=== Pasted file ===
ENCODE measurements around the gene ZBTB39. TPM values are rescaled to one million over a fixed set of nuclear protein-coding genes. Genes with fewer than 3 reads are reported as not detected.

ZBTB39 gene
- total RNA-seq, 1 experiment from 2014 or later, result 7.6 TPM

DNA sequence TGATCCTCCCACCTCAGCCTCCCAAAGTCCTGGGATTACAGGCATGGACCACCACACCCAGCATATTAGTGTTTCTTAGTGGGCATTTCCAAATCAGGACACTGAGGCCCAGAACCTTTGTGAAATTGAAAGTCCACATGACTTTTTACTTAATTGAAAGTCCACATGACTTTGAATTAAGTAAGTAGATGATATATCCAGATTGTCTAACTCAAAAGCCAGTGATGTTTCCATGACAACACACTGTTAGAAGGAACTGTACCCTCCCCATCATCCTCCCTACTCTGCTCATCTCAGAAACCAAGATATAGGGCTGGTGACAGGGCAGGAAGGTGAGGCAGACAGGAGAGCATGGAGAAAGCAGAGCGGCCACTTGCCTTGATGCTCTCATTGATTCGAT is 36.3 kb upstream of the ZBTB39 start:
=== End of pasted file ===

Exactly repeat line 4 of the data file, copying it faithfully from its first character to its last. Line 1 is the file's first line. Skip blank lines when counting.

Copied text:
DNA sequence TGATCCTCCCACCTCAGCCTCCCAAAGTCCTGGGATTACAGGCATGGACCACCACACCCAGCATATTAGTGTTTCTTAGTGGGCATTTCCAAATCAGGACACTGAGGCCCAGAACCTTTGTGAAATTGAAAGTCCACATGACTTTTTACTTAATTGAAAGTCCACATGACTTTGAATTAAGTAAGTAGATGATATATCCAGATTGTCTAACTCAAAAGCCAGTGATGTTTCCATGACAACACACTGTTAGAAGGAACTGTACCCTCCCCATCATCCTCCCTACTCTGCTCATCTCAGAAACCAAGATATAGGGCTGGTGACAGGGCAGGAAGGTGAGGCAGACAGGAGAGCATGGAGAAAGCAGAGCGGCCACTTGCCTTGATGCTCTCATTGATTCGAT is 36.3 kb upstream of the ZBTB39 start: